In Whatcom and Skagit Counties, Brigid Collins Family Support Center serves more than 2,000 families with child abuse prevention and family support programs. The organization started in 1990 with volunteers honoring the social work of Sister Brigid Collins, late administrator of St. Joseph Medical Center.
“Over the last 30-plus years, we have really grown and expanded,” says Executive Director Jenn Lockwood. “Our mission is to end child abuse. Our vision is a community that nurtures all of its children, and we very much serve all kinds of families.”
In addition to child abuse prevention and response services, the organization offers parenting and community education.
“Not all clients in our agency necessarily have children who’ve experienced abuse or neglect, but we provide general family support services, as well,” Lockwood says. “For us, family means we have some sort of an adult caregiver and minor child that would like some kind of support — whether that’s setting goals, meeting those goals, getting support with community resources, that sort of thing.”
Brigid Collins collaborates with Child Protective Services, law enforcement, medical providers, and Domestic Violence and Sexual Assault Services. Their Children’s Advocacy Centers provide a trauma-informed medium where children tell their stories only to one forensic interviewer rather than multiple authorities, aiding their healing process.
“We do retell stories in the context of therapy to desensitize and to actually work on trauma impact,” says Lockwood. “But outside of a therapeutic setting we discovered that actually can be harmful to kids and it’s not very trauma-informed.”
With support systems for children and parents, Brigid Collins helps families find justice, healing, and growth.
Advocacy and Education
Brigid Collins’ nearly 50 staff members include case managers, therapists, and parenting coaches.
“We have really expanded our services to be a lot more than that — we do have therapy, we offer evidence-based parenting services, we have a variety of case management services,” Lockwood says. “And we have a program called Stewards of Children, which is intended to help support adults to understand how to protect children from being sexually abused.”
Brigid Collins offers monthly trainings alongside Darkness to Light, only charging for the program’s books.
“We also schedule for just any member of the community that wants to put together a training, so we’ve done it for churches, for PTAs, for different camp organizations, all kinds of things,” says Lockwood. “We’ve trained a lot of Bellingham school district staff recently.”
Additionally, the Parenting Academy offers one-on-one coaching and group seminars in Bellingham Crown Plaza.
Brigid Collins hosts an annual auction, Wine Walk, and community breakfast. During the COVID-19 pandemic, they hosted virtual happy hour fundraisers with Boundary Bay Brewery.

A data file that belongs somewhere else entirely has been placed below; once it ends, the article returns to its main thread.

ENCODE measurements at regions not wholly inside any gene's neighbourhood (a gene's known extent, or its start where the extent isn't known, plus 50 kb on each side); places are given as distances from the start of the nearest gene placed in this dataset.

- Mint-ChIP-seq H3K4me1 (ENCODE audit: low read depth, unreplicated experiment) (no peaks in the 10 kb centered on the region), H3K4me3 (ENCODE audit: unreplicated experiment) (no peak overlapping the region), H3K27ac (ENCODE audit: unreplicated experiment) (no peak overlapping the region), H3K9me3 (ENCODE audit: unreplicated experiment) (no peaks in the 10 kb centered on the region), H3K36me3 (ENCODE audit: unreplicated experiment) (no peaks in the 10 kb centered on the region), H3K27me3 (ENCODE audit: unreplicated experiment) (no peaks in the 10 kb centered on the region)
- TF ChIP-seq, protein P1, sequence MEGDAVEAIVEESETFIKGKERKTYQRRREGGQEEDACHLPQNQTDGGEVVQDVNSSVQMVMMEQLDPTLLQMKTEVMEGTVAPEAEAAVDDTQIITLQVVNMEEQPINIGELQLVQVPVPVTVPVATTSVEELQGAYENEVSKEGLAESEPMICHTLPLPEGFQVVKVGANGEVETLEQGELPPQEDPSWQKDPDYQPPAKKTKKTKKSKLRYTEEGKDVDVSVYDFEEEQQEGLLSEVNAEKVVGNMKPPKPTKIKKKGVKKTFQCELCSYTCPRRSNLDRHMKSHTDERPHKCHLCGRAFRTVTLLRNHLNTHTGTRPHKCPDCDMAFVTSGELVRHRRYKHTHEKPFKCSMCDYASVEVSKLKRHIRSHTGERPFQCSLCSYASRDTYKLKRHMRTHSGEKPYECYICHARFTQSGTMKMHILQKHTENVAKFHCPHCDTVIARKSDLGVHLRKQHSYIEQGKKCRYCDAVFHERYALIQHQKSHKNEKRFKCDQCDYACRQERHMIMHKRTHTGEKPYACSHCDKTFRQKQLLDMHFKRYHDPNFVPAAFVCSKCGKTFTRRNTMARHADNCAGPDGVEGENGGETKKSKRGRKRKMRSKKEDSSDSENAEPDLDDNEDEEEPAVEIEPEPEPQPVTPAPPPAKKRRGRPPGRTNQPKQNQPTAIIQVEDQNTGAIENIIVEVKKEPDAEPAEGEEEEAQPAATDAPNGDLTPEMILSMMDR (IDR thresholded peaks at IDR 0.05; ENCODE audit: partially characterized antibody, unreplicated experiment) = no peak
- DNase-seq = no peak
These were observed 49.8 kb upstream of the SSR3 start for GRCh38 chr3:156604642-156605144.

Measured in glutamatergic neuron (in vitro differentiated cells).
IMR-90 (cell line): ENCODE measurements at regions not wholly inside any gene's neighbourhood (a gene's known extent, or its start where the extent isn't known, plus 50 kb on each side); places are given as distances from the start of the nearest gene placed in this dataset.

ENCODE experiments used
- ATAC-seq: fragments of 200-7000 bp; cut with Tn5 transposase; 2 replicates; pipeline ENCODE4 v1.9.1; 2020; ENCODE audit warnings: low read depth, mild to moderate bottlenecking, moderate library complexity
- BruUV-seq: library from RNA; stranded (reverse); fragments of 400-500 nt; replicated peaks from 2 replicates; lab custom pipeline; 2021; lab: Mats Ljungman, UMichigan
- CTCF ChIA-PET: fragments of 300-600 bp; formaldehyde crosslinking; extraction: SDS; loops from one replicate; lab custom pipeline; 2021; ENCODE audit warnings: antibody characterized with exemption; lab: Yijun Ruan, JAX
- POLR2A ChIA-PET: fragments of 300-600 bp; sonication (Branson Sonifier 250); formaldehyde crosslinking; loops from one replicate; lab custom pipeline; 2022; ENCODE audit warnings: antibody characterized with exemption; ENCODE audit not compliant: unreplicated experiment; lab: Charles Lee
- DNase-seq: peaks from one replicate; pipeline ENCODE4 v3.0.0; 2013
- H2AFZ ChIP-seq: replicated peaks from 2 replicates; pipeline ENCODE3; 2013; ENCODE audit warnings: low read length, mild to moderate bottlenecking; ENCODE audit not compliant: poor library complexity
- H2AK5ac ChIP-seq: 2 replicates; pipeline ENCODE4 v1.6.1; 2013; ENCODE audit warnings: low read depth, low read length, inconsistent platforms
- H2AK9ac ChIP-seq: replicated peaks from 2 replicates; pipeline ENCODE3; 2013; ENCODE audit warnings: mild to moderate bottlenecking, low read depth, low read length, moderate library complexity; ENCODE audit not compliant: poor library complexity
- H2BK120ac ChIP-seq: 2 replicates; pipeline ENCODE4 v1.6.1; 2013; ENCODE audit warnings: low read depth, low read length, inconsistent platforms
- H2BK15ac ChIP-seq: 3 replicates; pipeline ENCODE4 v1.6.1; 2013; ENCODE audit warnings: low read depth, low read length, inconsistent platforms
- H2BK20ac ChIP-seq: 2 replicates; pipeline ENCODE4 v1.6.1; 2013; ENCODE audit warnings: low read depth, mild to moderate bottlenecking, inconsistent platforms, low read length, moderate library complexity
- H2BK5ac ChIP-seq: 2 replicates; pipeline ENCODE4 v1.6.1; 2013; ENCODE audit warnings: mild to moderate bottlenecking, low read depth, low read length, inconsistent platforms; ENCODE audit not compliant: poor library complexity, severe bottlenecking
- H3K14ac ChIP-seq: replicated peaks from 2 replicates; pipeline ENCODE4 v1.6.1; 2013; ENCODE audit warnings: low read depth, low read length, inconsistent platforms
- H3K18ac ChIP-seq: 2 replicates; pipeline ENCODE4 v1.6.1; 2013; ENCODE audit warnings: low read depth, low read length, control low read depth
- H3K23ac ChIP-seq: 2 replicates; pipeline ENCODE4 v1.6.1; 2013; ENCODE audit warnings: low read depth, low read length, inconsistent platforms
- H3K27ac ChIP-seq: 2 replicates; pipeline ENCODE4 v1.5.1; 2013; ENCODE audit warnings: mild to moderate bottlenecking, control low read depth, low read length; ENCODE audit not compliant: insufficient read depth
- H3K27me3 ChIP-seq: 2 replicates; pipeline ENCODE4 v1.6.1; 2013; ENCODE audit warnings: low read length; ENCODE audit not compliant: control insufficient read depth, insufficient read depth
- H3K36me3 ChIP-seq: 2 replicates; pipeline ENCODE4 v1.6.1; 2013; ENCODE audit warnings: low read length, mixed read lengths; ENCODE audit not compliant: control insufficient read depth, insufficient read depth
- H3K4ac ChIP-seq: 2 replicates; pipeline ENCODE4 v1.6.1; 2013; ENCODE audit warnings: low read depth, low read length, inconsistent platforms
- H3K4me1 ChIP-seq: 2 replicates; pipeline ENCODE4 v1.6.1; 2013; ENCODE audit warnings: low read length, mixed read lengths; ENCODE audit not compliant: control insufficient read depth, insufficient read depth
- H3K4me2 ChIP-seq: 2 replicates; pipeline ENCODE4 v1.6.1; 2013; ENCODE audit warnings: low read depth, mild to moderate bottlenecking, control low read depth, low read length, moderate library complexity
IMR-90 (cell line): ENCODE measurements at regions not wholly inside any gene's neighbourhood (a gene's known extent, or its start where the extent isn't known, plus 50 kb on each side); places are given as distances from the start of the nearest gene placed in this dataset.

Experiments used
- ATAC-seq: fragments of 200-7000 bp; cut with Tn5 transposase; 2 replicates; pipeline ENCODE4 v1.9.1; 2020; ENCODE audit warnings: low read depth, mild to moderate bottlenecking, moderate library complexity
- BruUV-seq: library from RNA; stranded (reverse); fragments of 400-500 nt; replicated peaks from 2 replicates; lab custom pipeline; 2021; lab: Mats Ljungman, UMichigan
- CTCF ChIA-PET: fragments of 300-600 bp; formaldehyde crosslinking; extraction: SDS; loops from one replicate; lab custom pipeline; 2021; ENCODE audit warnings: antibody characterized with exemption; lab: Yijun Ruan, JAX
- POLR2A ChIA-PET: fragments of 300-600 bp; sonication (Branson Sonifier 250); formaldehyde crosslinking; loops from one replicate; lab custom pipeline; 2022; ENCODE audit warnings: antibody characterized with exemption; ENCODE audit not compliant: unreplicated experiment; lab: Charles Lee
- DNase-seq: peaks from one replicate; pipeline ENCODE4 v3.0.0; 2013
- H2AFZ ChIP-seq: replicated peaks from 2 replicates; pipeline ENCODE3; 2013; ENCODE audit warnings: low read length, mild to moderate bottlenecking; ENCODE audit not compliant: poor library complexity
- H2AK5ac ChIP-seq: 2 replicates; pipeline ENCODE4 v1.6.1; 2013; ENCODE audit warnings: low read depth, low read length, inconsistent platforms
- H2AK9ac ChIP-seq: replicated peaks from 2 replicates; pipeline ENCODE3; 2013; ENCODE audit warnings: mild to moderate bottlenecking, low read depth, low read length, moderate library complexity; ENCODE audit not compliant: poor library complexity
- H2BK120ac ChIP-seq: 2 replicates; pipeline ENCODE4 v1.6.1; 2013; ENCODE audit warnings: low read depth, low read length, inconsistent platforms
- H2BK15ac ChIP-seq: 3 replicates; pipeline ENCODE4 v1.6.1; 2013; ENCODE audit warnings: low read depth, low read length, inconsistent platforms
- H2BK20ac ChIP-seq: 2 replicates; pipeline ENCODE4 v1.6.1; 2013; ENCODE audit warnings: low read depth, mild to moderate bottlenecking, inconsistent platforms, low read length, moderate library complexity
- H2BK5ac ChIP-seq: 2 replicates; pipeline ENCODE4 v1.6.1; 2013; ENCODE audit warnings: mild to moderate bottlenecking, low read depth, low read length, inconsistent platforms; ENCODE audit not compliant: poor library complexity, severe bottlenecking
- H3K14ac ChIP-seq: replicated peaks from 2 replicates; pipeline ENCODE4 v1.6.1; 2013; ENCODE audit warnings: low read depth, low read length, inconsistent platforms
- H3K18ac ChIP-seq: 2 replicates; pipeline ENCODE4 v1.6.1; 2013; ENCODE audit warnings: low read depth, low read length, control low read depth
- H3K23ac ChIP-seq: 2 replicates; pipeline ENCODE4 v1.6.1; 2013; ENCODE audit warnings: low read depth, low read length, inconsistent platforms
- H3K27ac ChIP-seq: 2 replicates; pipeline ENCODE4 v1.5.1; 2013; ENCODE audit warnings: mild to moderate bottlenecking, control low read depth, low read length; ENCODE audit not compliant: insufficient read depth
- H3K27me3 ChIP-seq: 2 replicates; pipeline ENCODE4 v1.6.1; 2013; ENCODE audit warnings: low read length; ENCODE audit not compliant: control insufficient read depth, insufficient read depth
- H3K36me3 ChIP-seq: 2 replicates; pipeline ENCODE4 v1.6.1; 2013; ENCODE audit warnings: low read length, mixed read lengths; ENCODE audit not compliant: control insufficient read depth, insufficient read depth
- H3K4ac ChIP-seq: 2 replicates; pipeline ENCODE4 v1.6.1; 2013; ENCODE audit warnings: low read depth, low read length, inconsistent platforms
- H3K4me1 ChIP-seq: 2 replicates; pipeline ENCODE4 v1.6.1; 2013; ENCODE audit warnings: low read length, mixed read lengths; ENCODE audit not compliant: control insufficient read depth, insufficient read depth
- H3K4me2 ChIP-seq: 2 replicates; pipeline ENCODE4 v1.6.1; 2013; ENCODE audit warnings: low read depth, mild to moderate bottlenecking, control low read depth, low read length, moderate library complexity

“We recently created a Stewards of Brigid Collins event that’s an opportunity for community members to become investors in Brigid Collins,” Lockwood says. “A five-year commitment of $5,000 a year for five years is sort of at the top level.”
Brigid Collins regularly promotes equity alongside other nonprofits such as United Way of Whatcom County.
“We work a lot with other community agencies when we share clients; we do a lot of collective support and work together,” says Lockwood. “So we have clients that may be at Lydia Place or may be at the Mission or Agape Home. Or they may be clients of — or we may support them to get enrolled in services at — the Opportunity Council. We have families that we support to get connected with the Arc of Whatcom County if there are some disabilities that could use support from parents.”
Lockwood describes many children and parents gaining “a new lease on life” after working through trauma symptoms with Brigid Collins.
“This is a place that people can come, families can come, and receive non-biased support,” Lockwood says. “We look at the needs of a family, the strengths of a family, and what services — either in our organization or that we know of out in the community — can help support families to work through their needs and towards their goals.”
Advancing Public Health
Brigid Collins has reported gradual decreases in child abuse in Whatcom and Skagit Counties over the years.
“The most rewarding part of the work we do is really understanding the positive impact our work has on community health,” says Lockwood. “When we can work on supporting healing now and preventing abuse now, then later on, we don’t have as many of the patterns that have maybe shown up in family systems, that have contributed to social isolation and homelessness and chronic mental illness, substance use disorders, and some of the challenges we see in our community today.”
Community members can support Brigid Collins by donating on their website and volunteering. There is also currently an opportunity for people to become members of the organizations board of directors.
To learn more, visit Brigid Collins’ website or call 360.734.4616.